Have you ever found yourself with a locked car, with a flat battery and no external locks? Well I found myself in this exact situation with my R32.
Firstly, how do you access your locked car? In my case, I knew that once the car had power, I would be able to pop open the locks and get under the bonnet to jump start it. What you need to do in this situation, is to get access to one of the major battery positive connections, such as the Starter motor or the Alternator.
For me, easiest point was the Alternator. Jacking up the car and removing the undertray from the engine bay gave me access to attach the battery charger to the Alternator and a good ground point on the engine block. Thankfully I was then able to unlock the car and open both the bonnet and the boot, essential if you need to get to the battery.
Adding an external charge point is fairly generic, but the pictures I will share are specific to the MK5 R32 or other 4wd MK5 Golf models.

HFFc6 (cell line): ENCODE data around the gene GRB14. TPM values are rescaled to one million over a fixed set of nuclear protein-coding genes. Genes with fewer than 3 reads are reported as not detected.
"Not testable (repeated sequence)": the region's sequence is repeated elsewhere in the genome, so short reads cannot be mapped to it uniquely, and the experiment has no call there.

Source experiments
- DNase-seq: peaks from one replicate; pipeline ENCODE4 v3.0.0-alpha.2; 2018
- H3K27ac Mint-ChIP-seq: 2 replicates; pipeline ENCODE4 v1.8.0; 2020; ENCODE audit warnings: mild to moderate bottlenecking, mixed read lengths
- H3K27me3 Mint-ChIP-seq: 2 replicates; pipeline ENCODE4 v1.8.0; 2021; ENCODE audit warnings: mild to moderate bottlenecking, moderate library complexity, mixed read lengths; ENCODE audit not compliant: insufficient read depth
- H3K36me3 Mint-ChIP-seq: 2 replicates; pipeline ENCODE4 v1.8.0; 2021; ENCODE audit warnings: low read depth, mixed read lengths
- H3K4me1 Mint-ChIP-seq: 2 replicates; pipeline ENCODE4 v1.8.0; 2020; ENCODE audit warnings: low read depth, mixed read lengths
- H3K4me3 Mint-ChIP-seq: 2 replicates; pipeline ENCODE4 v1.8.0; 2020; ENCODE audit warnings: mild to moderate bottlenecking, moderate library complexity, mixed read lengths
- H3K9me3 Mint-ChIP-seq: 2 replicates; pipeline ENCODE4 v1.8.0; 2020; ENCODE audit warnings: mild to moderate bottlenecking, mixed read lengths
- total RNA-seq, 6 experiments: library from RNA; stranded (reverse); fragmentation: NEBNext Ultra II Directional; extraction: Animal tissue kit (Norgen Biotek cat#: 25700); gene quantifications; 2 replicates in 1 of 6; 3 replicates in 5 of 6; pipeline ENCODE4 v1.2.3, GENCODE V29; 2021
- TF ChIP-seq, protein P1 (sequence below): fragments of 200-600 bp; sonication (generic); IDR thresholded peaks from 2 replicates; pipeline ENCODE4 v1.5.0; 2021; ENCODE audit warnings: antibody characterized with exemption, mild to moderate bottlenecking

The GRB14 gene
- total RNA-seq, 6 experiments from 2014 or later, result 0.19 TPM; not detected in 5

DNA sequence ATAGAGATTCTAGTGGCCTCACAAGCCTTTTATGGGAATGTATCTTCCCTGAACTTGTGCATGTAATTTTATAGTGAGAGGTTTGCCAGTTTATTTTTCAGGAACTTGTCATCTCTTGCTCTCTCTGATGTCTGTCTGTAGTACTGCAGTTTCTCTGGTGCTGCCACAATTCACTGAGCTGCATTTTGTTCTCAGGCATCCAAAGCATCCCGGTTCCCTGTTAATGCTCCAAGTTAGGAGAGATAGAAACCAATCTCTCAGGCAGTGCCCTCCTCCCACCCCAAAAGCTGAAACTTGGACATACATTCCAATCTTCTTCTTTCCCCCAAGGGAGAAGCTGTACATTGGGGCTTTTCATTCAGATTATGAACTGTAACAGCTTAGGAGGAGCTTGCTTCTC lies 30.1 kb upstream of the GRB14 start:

The part I used was the following Ctek comfort indicator lead. If you’ve not got a Ctek charger I would highly recommend one. They can recondition your battery easily and bring many dead batteries back to life. Also, as in my case, could be used to maintain the battery if you are not using the car very often. These are the chargers recommended by manufacturers like Porsche and Ferrari.
You can get these kits with different size eyelets to suit your application.
Once I had got into the car again, I shifted all the stuff in my boot out of the way and got to the battery cover panel in the boot. You will need a triple square bit to undo the 12 bolts that hold the cover in place. Then remove the polystyrene packing part to access the battery.
There is a handy grommet in the bottom of this box just in case it ever fills with water, I used this to get the charge point out under the floor. The connector is waterproof so it should be fine out there.
As the comfort indicator has a fuse in line and eyelets, I cut the wires to get them through the hole. I then used good quality crimp connectors to join it back together inside the battery box.
Now I can charge the car from outside.
Very handy indeed. As a bonus, this comfort indicator version also shows you the current charge state of the battery, so you will be able to see if you need to pop it on charge easily. In fact I will be getting another one of these for the Project car in the garage.